Spying on the independence movement: how informants are recruited
Youngster speaks out about attempts to win him over and spy on ERC's youth wing
BarcelonaEnric Pérez waits at the foot of the 144-metre slab of concrete, aluminium and glass that is Glòries tower in Barcelona with his cell phone in his pocket and the recording application running. He is a little nervous. He has to meet a man who says he belongs to Spain's Department of Homeland Security, who in one call has shown that he knows too many things about him and wants to turn him into a confidant. Pérez is 24 years old, still studying, and from the start he contacts the ARA and the magazine Directa. It is Wednesday, March 30 and he is certain he wants to gather information and go public on these attempts to get him to spy on the independence movement.
Everything started with a call from a man, two days earlier. "He told me that they knew I had applied twice to become a member of the Catalan police (Mosso d'Esquadra) and that they were doing some checks," Pérez recalls. When he explained that he hadn't taken the physical tests because of a shoulder injury, the man cut him off. "He said, 'You know that sincerity is everything, right?' The man knew there was a case against Pérez, who would soon have to appear in court. This alarmed Pérez. "Hardly anyone knows that I applied to be a Mosso and that I have to appear in court." The stranger told him they would have to talk face to face.
The stranger says his name is Alfredo. He picks him up at Glòries tower. When they greet each other, Pérez sees that Alfredo is about forty years old, a little over six feet tall and has strong biceps under his T-shirt. The two walk down Badajoz street to go into a hotel bar. Another man, who says his name is Juan, is waiting for them there. He is about ten years older, also taller and thinner, dressed up, wearing a shirt and carrying a briefcase.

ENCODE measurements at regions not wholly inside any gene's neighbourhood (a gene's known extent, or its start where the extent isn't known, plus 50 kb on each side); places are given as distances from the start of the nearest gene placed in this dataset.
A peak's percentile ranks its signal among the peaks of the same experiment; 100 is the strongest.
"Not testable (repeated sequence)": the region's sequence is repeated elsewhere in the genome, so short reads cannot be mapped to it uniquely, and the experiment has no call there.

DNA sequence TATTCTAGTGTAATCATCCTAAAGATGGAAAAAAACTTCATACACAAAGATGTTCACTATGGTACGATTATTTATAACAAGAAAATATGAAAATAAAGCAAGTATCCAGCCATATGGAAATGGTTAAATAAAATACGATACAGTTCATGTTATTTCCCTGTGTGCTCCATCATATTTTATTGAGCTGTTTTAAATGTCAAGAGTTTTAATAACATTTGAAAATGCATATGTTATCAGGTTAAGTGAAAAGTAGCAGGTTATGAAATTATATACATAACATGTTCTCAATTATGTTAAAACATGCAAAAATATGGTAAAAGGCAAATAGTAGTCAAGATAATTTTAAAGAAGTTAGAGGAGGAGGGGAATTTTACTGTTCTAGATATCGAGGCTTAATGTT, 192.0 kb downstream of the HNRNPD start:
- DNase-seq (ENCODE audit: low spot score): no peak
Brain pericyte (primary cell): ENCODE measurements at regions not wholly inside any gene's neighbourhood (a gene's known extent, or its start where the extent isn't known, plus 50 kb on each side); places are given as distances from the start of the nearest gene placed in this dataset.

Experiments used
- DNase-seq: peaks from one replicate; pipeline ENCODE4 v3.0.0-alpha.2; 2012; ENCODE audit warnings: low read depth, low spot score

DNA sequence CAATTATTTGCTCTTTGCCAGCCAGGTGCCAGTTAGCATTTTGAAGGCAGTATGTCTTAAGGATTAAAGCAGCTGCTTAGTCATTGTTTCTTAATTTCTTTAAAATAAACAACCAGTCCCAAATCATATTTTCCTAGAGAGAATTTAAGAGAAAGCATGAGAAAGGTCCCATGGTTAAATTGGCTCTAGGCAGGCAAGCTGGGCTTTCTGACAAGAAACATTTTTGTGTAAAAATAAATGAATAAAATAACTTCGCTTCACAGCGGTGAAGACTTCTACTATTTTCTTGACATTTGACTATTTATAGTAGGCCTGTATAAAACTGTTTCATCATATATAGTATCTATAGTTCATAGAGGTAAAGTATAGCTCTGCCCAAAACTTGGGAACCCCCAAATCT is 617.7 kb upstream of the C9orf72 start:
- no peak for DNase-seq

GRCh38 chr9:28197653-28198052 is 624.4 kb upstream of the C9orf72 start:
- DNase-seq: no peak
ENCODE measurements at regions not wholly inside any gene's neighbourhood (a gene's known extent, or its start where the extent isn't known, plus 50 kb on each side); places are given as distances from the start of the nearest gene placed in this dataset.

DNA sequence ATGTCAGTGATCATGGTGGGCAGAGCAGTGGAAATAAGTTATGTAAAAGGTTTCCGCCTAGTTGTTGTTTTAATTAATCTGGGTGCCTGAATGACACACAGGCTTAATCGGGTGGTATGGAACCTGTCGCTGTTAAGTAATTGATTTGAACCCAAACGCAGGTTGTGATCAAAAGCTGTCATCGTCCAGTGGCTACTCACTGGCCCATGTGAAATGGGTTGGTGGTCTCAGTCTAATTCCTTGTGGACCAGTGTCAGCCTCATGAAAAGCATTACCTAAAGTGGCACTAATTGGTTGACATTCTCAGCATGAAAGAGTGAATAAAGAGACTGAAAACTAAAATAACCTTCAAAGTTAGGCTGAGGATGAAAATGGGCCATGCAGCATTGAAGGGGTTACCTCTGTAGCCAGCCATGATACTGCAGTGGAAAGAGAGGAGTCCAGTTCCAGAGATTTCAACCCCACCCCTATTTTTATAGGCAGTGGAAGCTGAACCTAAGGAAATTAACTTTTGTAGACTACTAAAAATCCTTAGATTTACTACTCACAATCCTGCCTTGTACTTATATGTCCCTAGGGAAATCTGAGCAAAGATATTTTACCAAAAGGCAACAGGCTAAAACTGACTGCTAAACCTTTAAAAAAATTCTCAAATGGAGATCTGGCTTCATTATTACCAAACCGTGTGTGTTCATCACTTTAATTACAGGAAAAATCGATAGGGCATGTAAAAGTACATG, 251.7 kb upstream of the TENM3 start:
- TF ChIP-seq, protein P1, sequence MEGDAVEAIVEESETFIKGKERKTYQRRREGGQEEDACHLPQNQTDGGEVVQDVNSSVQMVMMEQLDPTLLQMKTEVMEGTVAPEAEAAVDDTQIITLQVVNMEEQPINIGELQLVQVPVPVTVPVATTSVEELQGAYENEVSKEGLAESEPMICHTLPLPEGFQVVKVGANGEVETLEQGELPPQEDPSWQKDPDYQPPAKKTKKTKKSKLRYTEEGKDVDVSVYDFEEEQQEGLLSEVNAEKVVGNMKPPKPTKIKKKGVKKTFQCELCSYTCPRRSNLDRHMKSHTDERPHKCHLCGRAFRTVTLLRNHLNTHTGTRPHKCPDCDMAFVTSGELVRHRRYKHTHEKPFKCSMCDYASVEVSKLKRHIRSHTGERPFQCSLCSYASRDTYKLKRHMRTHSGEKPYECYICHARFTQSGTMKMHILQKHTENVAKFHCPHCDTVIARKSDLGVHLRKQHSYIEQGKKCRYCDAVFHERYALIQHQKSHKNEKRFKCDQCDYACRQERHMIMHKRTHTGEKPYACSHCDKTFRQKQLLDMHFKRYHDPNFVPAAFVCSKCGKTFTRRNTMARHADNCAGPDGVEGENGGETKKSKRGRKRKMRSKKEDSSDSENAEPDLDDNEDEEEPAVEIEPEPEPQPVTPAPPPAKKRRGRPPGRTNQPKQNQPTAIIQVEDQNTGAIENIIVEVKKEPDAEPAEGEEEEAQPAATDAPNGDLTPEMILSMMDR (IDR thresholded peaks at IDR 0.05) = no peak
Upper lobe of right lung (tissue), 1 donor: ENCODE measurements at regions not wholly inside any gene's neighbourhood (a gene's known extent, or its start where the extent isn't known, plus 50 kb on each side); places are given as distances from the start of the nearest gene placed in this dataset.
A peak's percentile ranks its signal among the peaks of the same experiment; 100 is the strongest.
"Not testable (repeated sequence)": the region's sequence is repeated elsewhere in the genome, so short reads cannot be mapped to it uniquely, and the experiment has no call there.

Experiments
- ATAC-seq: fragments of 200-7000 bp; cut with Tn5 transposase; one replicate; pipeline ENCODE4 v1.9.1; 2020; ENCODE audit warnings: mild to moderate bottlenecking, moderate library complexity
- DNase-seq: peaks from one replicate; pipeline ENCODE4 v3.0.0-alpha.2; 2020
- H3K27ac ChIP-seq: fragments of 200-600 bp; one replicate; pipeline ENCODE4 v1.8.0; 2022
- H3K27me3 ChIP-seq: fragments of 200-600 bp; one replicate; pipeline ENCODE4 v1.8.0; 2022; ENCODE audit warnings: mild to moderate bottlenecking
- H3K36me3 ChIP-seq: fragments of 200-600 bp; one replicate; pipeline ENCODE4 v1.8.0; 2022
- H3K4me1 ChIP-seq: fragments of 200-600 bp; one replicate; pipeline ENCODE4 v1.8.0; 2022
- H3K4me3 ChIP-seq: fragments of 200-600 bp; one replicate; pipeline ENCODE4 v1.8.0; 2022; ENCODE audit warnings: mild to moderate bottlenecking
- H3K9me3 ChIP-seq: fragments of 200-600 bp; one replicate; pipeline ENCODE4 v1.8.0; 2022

ARA has consulted two police officers from different corps who have worked with informants. One, who has been part of an information unit, explains that before a meeting with a source, a specialised unit usually chooses the place, the route to be followed and checks that there are no cameras. After the meeting, the informant is also followed to see if he meets with anyone. The other policeman consulted specifies that the protocols depend on the type of source, because there are informants who sometimes do not even know they are informants and others with whom a specific relationship is established.
On the way to the hotel bar, Alfredo tries to calm Pérez down, tells him that everything is voluntary and that "maybe" they can help him with his "aspirations". Once seated, Juan tells him that in the Department of National Security they are looking for collaborators on "all kinds of subjects", but that "in Catalonia there is obviously the independence movement". For them, capturing informants is nothing extraordinary. "We do this every day, we work exclusively on these things", Juan assures.